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Energy-efficient DSP Solutions for Simultaneous Neural Recording and Stimulation


An increased interest in the investigation of the inner workings of the brain, together with recent technological advancements have been great catalysts for the development of neural stimulation and signal recording systems. These neural interfaces have enabled a better understanding of underlying neurological diseases, and provide promising therapeutic interventions for various neurological disorders.

As discoveries and technological advancements continue, new challenges and opportunities emerge. One of the major challenges is the development of small, portable, and power-efficient closed-loop neuromodulation systems. The ability to simultaneously stimulate and record is a key capability required in enabling such systems.

A closed-loop neuromodulation system is comprised of mainly four elements: (a) Stimulator: an energy-efficient and flexible stimulation engine, (b) Sensing: Low-power, high dynamic-range analog front-ends, (c) Digital Signal Processing (DSP): energy-/area-efficient digital signal processing units, and (d) Wireless transfer: an energy-efficient wireless power and data transfer unit. In summary, efficient and concurrent stimulation, sensing, processing, and transfer of neural signals are required. Design efforts are in full effect to realize leading edge stimulation, sensing, and wireless transfer technologies; however, one common difficulty in realizing concurrent stimulation and recording of neural signals is the presence of stimulation artifacts observed at the sensing end. Existing solutions (e.g., blanking the recording channel during stimulation or self-cancelling stimulation electrodes) have not answered all the challenges and lack the ability of continuous signal recording during the stimulation phase, thus rendering a critical portion of the data unusable.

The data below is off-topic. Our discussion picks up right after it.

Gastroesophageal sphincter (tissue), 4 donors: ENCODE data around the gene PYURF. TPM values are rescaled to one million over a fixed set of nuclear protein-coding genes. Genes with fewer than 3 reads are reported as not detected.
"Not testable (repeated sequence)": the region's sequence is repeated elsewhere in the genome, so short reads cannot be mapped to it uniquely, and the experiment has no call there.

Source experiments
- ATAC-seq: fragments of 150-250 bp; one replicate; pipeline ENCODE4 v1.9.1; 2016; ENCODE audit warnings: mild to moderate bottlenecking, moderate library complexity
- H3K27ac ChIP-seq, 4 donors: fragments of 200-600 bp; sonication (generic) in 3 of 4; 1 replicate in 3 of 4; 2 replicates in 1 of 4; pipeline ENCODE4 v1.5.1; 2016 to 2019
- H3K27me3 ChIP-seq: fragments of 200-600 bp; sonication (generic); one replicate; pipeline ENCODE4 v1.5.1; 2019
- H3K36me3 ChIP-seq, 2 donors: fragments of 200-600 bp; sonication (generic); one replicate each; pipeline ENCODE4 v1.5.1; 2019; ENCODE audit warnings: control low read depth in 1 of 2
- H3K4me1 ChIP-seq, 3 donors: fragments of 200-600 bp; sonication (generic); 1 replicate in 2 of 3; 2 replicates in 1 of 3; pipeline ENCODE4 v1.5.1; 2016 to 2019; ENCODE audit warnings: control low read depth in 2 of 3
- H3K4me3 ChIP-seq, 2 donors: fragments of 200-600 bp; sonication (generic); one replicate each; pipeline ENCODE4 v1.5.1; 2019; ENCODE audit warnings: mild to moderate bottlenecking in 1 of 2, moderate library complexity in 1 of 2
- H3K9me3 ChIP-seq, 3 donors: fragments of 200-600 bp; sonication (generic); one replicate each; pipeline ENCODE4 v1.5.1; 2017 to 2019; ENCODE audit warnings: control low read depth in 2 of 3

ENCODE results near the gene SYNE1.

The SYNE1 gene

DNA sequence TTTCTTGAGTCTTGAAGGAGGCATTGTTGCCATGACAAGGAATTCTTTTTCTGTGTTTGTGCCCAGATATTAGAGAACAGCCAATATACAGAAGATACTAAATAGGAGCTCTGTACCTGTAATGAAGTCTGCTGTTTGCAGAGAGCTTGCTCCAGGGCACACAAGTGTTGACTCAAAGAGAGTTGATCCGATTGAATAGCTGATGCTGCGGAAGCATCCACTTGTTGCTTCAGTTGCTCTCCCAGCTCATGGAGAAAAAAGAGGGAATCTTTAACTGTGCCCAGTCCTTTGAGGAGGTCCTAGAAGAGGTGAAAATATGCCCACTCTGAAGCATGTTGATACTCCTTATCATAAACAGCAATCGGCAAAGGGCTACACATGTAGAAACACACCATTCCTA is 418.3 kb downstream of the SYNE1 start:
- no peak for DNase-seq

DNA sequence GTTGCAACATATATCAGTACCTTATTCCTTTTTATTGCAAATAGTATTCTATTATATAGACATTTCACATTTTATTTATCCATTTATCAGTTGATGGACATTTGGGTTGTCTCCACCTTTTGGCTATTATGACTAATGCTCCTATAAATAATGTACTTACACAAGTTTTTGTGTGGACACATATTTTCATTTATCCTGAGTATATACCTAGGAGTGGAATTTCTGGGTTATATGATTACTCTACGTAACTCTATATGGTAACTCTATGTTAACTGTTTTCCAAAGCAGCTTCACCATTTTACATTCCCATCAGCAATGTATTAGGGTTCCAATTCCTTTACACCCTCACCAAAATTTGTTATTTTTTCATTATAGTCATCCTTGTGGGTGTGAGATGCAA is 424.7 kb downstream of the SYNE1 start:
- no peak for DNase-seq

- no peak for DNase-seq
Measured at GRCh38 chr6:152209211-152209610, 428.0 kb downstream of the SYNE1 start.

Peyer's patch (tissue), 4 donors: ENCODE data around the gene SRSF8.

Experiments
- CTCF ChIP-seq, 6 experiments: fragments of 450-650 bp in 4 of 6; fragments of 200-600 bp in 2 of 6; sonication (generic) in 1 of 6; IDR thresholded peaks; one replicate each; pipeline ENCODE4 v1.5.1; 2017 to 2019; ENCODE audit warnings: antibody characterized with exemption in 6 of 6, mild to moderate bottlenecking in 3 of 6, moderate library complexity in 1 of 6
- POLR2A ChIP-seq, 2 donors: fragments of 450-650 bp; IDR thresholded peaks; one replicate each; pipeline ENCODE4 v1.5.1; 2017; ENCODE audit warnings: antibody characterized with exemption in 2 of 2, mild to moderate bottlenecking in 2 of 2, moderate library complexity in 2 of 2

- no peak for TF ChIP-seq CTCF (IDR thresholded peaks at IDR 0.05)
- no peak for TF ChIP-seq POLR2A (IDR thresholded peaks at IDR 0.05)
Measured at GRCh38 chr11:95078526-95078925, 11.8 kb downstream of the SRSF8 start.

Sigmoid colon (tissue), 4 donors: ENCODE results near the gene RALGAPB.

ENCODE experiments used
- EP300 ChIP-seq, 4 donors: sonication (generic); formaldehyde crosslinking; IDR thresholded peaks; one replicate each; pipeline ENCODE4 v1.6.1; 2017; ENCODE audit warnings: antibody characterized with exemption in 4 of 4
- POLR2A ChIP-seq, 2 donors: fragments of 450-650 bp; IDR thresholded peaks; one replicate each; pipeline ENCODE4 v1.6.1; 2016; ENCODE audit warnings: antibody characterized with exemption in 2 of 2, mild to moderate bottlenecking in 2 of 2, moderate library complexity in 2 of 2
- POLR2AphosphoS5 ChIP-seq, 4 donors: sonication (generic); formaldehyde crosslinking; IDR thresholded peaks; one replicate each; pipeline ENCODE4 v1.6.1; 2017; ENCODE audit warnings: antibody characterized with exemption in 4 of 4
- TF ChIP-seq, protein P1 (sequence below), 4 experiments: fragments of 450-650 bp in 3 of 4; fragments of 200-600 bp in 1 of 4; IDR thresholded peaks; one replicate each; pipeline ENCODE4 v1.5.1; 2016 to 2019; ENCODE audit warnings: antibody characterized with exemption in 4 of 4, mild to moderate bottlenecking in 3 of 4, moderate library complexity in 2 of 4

In this work we propose an energy-efficient, implantable, real-time Adaptive Stimulation Artifact Rejection (ASAR) engine, capable of adaptively removing stimulation artifact for varying stimulation characteristics at multiple sites. Additionally, a blind artifact template detection technique is introduced, which in combination with the proposed ASAR algorithm, eliminates the need for any prior knowledge of the temporal and structural characteristics of the stimulation pulse; this technique also enables us to effectively battle the non-linear mapping of brain tissue, and non-idealities of electrode interfaces, with linear filtering.

Two engines, implemented in 40nm CMOS, achieve convergence of <42μs for Spike ASAR and <167μs for LFP ASAR, and can attenuate artifacts up to 100mVp-p by 49.2dB, without any prior knowledge of the stimulation pulse. The LFP and Spike ASAR designs occupy an area of 0.197mm2 and 0.209mm2, and consume 1.73μW and 3.02μW, respectively at 0.644V.

The LFP ASAR is integrated in a 64-channel sensing chip used in a state-of-the-art implantable, closed-loop neuromodulation unit (NM).

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